In this week’s Community Spotlight, Project AWARE catches up with Kerrie Eade, a scuba professional in the UK who's changing her community's relationship with plastic and the ocean.
Tell us about your passion for ocean conservation.
At Ocean Turtle Diving, we are committed to educating all of our customers, whether they are divers or not, about the impacts we, as humans, have on our ocean planet.
Although we primarily dive at inland dive sites, we fully understand how all bodies of water are ultimately connected and encourage our large team of instructors and Divemasters to promote the message of conservation and encourage all of our divers to take part in Dives Against Debris.
We have also banned both the use and sale of single-use plastic bottles and bags within the dive center and are advocates of recycling and reusing materials as much as possible. We endeavor to choose our suppliers based on their level of social and environmental responsibility.
Why and when did you get involved with Project AWARE?
Since taking over Ocean Turtle Diving in 2014, we first looked to stabilize and grow the business and then we began exploring how to differentiate ourselves from other local dive centers.
We found that linking up with Project AWARE as a 100% AWARE Partner was the best and most positive way to achieve this. We are always keen to encourage both our staff and customers to continue their education and spread the messages that Project AWARE promote.
What are some issues that are affecting your local dive site or favorite underwater areas?
As a dive center that is not based on the coast of the UK, we tend to complete most of our dives and training at one of the many well-equipped inland dive sites.
We found that during our dives, we were starting to see a fair amount of rubbish, whether it is from pieces of dive gear that have become damaged underwater, items from shore that have inadvertently entered the water, or pieces of the artificial attractions that have broken off.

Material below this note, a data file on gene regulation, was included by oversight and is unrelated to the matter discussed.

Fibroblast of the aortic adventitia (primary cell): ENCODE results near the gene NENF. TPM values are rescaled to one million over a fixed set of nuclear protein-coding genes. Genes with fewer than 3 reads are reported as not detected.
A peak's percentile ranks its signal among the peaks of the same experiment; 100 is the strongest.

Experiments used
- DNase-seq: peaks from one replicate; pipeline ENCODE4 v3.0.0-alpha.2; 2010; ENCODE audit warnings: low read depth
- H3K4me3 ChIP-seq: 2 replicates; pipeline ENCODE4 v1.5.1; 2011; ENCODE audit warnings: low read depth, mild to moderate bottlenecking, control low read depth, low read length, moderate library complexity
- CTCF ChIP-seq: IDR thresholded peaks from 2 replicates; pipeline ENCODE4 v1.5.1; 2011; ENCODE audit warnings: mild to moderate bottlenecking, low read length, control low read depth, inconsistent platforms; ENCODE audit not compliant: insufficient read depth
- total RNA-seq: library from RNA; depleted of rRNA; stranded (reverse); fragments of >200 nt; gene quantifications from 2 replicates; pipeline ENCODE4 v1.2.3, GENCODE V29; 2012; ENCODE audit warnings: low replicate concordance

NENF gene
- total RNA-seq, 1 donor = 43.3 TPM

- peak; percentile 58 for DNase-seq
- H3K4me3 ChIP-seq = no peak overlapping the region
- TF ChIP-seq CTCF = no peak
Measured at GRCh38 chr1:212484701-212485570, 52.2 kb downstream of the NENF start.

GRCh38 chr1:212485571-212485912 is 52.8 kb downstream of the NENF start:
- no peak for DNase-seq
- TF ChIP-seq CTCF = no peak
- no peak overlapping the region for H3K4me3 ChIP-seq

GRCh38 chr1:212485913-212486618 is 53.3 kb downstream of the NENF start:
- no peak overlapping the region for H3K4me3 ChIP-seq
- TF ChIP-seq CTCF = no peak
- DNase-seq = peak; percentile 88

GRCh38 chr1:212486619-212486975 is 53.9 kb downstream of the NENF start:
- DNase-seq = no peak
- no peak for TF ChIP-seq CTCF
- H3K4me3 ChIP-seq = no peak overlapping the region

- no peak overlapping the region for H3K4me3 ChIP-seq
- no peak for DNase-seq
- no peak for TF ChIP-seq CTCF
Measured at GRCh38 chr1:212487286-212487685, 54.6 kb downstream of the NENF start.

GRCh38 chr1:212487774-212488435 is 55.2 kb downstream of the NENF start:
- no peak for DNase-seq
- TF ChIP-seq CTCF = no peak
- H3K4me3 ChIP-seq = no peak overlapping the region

This was the catalyst in us choosing Vobster Quay as one of our Adopt A Dive Sites and we endeavor to complete at least one debris dive here per month.
Tell us about your work!
The Dive Against Debris course has become one of our firm favorites to both teach and participate in and we actively encourage all our divers to sign up to this at the end of a teaching weekend. We also have adopted Vobster Quay and Swanage Pier where we like to take our Discover Local Diving students.
During the winter months, we hold Project AWARE days in the classroom where we taught both the Project AWARE and Coral Reef Conservation specialties back to back. We design this day to be fully interactive and the students that take part in the courses produce brilliant posters and presentations from the tasks that we set.
We are also half way through our #10Tips series on social media where we are exploring each of Project AWARE’s 10 Tips for Divers and reminding our followers how they can make a positive difference to the underwater world.
What has been the highlight of your Project AWARE experience?
We really enjoy the variety and diversity of the Project AWARE programs and initiatives that we are able to offer our divers and believe that this balance allows us to spread the message to a wider audience.
In conjunction with showing the documentary A Plastic Ocean, we've been able to go into local schools and colleges and introduce large groups of young, non-divers to the work that Project AWARE is doing, particularly in regard to conservation and the protection of species.
What is the most important thing you tell others about Project AWARE?
The most important message that we are able to give is that it doesn’t matter whether you are a diver or not, everyone can help to make a change.
You can spread the message through education, awareness through fundraising or direct action during a Dive Against Debris. Everything counts towards helping to protect our ocean planet.